Built environment professionals should start ramping up now to ensure they are prepared to take full advantage of the funding and other provisions of the Act, which presents the building industry with a globally significant opportunity to reverse global warming and positively impact the planet.
How the Act Affects Material Decisions
With the Act’s implementation, we will see a large movement towards prioritizing low-carbon materials and product procurement on government-owned projects.
This has never been easier, thanks to new tools and resources that provide visibility into embodied carbon impacts to help inform decision-making. For example, Building Transparency’s Embodied Carbon in Construction Calculator (EC3) is a free, open-access tool that helps users measure, compare, and reduce the embodied carbon of specified products. It leverages data from more than 100,000 global EPDs across building material categories and brands to help teams better understand and identify embodied carbon reduction opportunities.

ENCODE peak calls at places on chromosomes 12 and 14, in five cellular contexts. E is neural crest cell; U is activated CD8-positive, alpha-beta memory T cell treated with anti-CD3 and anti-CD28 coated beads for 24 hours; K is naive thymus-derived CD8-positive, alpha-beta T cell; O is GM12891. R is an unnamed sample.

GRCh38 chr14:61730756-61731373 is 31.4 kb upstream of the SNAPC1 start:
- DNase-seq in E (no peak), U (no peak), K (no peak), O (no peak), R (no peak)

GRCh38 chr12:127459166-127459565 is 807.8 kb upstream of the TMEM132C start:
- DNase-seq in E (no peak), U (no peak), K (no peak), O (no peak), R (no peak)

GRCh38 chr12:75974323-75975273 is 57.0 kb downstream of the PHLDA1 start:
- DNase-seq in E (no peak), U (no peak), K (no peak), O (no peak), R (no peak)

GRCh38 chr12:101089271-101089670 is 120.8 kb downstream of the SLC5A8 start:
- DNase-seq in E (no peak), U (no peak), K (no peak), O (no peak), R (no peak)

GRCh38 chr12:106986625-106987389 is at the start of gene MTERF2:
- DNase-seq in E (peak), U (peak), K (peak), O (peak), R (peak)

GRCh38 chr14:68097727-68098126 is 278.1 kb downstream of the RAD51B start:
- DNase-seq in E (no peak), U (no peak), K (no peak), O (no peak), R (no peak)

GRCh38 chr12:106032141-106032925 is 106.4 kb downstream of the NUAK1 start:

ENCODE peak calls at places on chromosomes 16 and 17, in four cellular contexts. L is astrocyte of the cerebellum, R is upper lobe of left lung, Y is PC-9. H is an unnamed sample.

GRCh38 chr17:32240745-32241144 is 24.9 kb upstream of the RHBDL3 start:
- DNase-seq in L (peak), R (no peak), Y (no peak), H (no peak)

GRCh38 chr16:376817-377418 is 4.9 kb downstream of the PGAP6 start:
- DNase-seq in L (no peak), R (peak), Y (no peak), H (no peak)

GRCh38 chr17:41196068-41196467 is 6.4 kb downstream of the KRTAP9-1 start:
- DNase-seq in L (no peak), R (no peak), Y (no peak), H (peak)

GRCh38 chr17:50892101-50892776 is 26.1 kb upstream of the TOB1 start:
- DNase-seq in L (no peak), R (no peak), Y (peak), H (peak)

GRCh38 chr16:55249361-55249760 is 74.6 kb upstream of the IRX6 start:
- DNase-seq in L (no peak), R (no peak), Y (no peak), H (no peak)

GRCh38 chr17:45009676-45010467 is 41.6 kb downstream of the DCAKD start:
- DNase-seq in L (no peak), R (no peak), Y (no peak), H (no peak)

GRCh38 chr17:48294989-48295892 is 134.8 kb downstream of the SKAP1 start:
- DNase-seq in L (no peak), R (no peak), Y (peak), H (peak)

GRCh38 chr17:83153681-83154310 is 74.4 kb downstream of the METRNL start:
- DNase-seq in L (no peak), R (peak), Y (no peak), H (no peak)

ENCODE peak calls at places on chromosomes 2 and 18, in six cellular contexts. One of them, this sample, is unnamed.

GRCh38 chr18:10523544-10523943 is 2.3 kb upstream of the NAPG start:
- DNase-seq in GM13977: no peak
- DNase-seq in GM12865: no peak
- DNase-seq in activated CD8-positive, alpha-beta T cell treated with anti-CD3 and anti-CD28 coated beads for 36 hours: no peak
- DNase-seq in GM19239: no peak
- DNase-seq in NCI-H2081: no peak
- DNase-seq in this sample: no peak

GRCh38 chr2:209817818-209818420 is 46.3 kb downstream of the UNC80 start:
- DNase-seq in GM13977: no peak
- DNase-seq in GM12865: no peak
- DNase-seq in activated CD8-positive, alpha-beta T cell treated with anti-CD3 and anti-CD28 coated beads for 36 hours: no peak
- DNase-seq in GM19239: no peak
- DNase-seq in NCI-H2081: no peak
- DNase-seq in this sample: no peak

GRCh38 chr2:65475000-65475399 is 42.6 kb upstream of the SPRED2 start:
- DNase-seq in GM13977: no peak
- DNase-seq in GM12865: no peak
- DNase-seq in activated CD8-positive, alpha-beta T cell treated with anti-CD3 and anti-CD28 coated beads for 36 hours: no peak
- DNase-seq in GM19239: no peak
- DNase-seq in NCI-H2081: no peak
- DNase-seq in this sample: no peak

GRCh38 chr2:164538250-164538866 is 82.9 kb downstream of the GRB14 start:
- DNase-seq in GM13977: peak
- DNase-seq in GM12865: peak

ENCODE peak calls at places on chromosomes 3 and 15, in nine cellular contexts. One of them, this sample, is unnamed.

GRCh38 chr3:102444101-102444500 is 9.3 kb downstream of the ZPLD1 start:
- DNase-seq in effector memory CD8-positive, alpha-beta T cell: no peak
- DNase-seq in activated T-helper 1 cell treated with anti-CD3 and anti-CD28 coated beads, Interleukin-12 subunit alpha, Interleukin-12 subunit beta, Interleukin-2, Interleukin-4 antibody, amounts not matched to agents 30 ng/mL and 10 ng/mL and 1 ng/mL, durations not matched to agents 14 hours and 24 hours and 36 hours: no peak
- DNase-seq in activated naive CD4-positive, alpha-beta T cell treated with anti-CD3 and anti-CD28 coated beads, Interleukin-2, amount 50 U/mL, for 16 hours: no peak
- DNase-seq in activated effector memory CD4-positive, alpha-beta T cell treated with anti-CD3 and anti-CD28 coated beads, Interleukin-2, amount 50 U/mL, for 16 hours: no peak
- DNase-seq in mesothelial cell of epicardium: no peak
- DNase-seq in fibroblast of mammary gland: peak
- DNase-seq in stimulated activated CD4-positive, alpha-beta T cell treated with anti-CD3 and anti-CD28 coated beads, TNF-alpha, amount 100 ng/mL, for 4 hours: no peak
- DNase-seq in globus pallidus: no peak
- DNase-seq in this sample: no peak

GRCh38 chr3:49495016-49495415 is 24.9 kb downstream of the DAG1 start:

As specification of low-carbon materials increases, so will the incentives manufacturers have to invest in decarbonization strategies for their products. Manufacturers must continue to lower the carbon footprint of their factories, products, and supply chains to facilitate the building industry’s prioritization of low-carbon and net-zero built spaces.
While the Act’s immediate impact will be felt most quickly within the federal government, it is likely that other public and private projects will also prioritize carbon in future specifications. The recent federal action follows low-carbon procurement policies already implemented in California and Colorado, so ideally the Act will inspire other similar efforts at the state and local level, resulting in greater demand for low-carbon building materials. To compete for government business, manufacturers will need to develop more low-carbon options. Inevitably these products will become available to everyone, which should help drive progress on decarbonizing buildings in the private sector.